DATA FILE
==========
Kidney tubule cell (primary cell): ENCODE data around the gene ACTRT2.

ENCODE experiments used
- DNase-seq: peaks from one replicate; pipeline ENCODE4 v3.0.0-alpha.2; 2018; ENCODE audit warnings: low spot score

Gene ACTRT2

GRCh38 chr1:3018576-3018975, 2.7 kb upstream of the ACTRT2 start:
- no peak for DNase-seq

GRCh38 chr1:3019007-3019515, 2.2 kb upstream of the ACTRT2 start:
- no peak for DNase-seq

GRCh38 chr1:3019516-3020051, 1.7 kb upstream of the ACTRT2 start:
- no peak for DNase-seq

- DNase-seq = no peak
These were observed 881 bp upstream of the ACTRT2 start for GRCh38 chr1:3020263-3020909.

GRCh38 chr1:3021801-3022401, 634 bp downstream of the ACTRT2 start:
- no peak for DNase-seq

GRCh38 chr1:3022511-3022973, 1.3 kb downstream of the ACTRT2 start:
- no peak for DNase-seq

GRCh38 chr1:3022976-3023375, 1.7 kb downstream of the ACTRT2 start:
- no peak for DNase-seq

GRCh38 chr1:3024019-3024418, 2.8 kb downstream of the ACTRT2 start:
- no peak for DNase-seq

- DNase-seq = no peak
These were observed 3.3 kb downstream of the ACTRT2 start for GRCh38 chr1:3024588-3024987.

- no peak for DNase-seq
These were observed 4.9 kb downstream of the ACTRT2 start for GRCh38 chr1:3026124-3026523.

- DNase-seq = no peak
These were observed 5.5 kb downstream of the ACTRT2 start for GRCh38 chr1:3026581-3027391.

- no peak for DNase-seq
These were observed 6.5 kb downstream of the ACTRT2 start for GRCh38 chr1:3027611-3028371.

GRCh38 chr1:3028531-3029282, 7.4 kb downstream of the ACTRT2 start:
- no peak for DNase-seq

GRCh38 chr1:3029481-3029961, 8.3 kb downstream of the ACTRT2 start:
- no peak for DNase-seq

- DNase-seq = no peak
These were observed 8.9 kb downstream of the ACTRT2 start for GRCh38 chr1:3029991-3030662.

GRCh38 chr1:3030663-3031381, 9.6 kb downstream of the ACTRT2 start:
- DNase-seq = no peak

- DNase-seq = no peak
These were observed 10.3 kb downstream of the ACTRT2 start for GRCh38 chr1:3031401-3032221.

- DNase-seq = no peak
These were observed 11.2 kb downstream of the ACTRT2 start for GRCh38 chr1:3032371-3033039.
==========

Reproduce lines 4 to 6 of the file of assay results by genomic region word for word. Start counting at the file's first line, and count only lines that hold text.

Gene ACTRT2

GRCh38 chr1:3018576-3018975, 2.7 kb upstream of the ACTRT2 start:
- no peak for DNase-seq